[DOOMSDAY BOOK screens Thursday April 4th at 4:50 pm, Friday April 5th at 11:15 pm and Monday April 8th at 4:00 pm at the Cleveland International Film Festival.]
Review by Matt Finley
Choosing to forego any type of connective tissue between stories, there’s nothing like the comic books of CREEPSHOW or fortune-telling weirdo from an Amicus production to usher viewers from one scenario to the next. On one hand, this shatters the (admittedly flimsy) illusion that the film is a single, cohesive piece. On the other, it allows each segment to succeed on its own terms and, more importantly, spares viewers the confounding obligation-fueled inanity such structural gimmicks can easily become. (Sure, there are films like TRICK 'R TREAT, where the binding agent is expertly and beautifully realized… but there’s also less deft efforts, like John Carpenter’s BODY BAGS and the recent SCARY OR DIE.)
DOOMSDAY BOOK opens with a Yim Pil-Sung entry entitled Brave New World, in which careless waste disposal and janky food preparation collide, pitching Seoul into a full-on zombie outbreak and ruining our lonely, young protagonist’s chance for love. This one is easily the film’s weakest bit, and it still isn’t overtly terrible… it just lacks the spark of originality that marks the other two stories.
Pil-Sung’s primary thematic conceit is that two of our most basic human needs – sustenance and sex – can also dangerously impede our ability to reason. I can’t speak with any authority on South Korea’s history with Romero-esque zombie cinema, but as a regular moviegoer, a zombie epidemic catalyzed by humanity’s blind, perpetual need to consume reads like old news. (Granted, this segment was shot back in 2006, when pop culture’s zombie fascination was only a tiny bit insanely annoying.)
Ji-woon’s segment, Heavenly Creature, tells the story of a Buddhist monastery with a doozy of a head-scratcher for tech support: not only has their helper robot achieved self-awareness, but also enlightenment. So is it a technical glitch or a function of the robot’s own individual heightened consciousness? While Creature is the segment farthest removed from the film’s doomy overtones – robot sentience is off-handedly acknowledged has a possible threat to humanity, but the story never veers in that direction – it’s also the most satisfying and fully realized.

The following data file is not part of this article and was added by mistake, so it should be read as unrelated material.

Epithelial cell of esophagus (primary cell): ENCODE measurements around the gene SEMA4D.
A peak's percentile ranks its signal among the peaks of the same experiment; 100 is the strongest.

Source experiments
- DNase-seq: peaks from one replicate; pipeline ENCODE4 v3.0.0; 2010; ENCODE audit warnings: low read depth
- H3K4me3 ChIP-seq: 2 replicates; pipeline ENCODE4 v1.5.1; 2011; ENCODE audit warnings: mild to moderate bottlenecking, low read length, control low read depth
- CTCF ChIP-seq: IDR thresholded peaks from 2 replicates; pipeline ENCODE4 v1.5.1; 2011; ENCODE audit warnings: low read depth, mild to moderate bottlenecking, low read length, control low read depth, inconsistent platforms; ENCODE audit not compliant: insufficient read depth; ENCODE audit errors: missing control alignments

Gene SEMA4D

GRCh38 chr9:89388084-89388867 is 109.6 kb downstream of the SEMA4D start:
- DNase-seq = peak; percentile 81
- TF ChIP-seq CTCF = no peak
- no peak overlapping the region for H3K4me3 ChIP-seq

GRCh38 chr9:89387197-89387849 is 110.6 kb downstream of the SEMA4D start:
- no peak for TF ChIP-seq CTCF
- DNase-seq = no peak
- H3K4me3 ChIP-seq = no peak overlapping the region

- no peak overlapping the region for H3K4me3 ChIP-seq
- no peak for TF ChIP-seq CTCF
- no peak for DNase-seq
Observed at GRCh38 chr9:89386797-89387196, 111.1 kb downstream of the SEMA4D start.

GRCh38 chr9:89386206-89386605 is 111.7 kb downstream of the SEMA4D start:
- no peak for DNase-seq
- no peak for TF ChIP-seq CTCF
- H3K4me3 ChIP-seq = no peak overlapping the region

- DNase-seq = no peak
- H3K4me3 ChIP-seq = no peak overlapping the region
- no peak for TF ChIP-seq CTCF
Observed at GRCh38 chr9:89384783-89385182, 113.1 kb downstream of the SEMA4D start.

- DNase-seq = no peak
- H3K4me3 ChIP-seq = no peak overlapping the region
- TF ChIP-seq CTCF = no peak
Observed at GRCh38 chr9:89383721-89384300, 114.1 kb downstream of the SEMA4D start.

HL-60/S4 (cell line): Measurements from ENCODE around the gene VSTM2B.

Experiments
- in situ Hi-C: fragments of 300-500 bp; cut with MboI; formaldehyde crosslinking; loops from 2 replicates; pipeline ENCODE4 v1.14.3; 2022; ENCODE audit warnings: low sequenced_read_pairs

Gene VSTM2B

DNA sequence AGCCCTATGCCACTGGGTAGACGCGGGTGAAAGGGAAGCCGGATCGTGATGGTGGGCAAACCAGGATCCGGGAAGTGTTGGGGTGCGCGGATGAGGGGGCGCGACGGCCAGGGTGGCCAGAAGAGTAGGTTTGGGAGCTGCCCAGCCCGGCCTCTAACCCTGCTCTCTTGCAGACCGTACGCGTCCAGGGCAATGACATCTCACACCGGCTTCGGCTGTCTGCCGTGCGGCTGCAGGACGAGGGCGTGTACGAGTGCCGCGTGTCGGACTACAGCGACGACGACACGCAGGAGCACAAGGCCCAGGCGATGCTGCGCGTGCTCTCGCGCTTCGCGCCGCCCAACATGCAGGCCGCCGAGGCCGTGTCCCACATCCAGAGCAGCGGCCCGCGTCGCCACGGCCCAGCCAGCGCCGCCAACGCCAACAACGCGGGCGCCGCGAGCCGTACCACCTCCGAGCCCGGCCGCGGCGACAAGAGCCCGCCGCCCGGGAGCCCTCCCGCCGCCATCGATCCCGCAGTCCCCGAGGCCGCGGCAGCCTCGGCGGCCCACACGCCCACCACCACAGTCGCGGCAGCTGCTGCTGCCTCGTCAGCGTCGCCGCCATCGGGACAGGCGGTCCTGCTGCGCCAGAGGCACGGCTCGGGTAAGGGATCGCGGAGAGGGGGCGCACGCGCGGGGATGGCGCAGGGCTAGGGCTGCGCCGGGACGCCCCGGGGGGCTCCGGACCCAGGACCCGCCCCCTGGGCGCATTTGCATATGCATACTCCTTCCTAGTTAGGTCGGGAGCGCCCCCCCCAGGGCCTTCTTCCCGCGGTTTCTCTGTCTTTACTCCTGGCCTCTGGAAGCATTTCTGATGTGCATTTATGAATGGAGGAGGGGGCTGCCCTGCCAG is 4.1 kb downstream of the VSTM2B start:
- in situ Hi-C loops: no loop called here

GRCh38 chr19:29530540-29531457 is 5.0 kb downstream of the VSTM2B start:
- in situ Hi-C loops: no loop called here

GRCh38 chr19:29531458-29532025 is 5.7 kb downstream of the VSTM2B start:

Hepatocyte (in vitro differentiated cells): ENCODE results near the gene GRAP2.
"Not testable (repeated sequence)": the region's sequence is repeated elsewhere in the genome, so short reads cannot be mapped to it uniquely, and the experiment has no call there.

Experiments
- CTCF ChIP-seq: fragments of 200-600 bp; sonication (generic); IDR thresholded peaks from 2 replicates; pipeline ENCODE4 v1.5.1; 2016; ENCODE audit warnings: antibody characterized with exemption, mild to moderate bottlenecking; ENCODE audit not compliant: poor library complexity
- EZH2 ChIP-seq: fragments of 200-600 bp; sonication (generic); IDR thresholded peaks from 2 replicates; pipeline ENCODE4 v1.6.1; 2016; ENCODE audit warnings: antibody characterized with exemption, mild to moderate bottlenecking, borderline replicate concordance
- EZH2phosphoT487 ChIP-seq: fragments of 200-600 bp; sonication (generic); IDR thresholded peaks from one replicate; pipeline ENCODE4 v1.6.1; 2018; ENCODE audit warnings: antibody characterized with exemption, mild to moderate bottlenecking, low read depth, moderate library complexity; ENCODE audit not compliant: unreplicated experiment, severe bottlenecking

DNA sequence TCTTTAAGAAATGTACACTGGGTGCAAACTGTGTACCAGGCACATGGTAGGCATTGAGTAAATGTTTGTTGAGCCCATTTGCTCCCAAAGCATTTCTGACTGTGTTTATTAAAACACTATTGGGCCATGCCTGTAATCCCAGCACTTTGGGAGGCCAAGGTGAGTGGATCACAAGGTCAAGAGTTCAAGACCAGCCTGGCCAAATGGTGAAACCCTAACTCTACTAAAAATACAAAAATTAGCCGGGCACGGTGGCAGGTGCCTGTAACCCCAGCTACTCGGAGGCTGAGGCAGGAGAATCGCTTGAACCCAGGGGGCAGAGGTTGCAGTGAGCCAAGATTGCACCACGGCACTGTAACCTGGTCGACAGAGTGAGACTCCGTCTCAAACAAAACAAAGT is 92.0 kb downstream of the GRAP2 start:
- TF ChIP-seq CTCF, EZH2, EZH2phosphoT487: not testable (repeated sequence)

Aside from a shruggy plot twist in the form of an unnecessary epilogue, it’s a graceful and philosophically robust bit of sci-fi writing. Tugging at the seam between faith and science, the piece presents the notion that if man can make a machine capable of calculating without error, he could also make a machine capable of reasoned belief without doubt. It’s beautifully filmed, and makes a solid argument against humanity’s will to perfection, as well as a strong case for doubt as faith’s animating factor. Also: robots!
That brings us to Pil-Sung’s Happy Birthday, a strange and fantastical story about a young girl who inadvertently places an online order for the rapture. Easily the film’s funniest bit, sprinkled as it is with infomercials for end-of-the-world sundries and doomsaying newscasters whose journalistic objectivity is crumbling faster than human civilization, Birthday is at once a darkly prescient apocalyptic comedy, an Outer Limits-style sci-fi brain-twister, and a joyful paean to the magic of the universe’s limitless unknowability. It doesn’t always makes sense… but it’s more fun than a lot of things that do.
While DOOMSDAY BOOK's sci-fi trifecta consistently broadcasts a deep skepticism toward Western civilization’s escalating dependence on technology, and the consumer culture this automated ease of life creates, it never comes off as a dour or pedantic indictment of modern times. If Brave New World points out our flaws, Heavenly Creature begs us to accept them as inherent to our humanity, and Happy Birthday… well, I guess Happy Birthday reassures us that even if we do reduce the earth to flames, there’s more beauty in the universe than we could ever snuff out with a pandemic, robot insurrection and deadly express mailing combined. (3 out 4 Stars)